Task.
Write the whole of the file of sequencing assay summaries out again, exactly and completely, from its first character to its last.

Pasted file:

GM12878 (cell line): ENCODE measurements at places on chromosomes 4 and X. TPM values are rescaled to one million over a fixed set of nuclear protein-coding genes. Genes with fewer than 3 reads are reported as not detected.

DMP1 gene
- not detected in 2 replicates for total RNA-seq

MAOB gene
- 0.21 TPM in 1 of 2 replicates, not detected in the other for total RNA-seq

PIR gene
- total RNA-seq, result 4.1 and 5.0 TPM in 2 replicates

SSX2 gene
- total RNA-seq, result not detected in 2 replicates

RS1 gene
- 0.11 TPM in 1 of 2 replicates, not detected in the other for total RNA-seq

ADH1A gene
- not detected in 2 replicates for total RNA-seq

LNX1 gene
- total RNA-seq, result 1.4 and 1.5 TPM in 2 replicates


GM12878 (cell line): ENCODE measurements at places on chromosomes 4 and X. TPM values are rescaled to one million over a fixed set of nuclear protein-coding genes. Genes with fewer than 3 reads are reported as not detected.

DMP1 gene
- not detected in 2 replicates for total RNA-seq

MAOB gene
- 0.21 TPM in 1 of 2 replicates, not detected in the other for total RNA-seq

PIR gene
- total RNA-seq, result 4.1 and 5.0 TPM in 2 replicates

SSX2 gene
- total RNA-seq, result not detected in 2 replicates

RS1 gene
- 0.11 TPM in 1 of 2 replicates, not detected in the other for total RNA-seq

ADH1A gene
- not detected in 2 replicates for total RNA-seq

LNX1 gene
- total RNA-seq, result 1.4 and 1.5 TPM in 2 replicates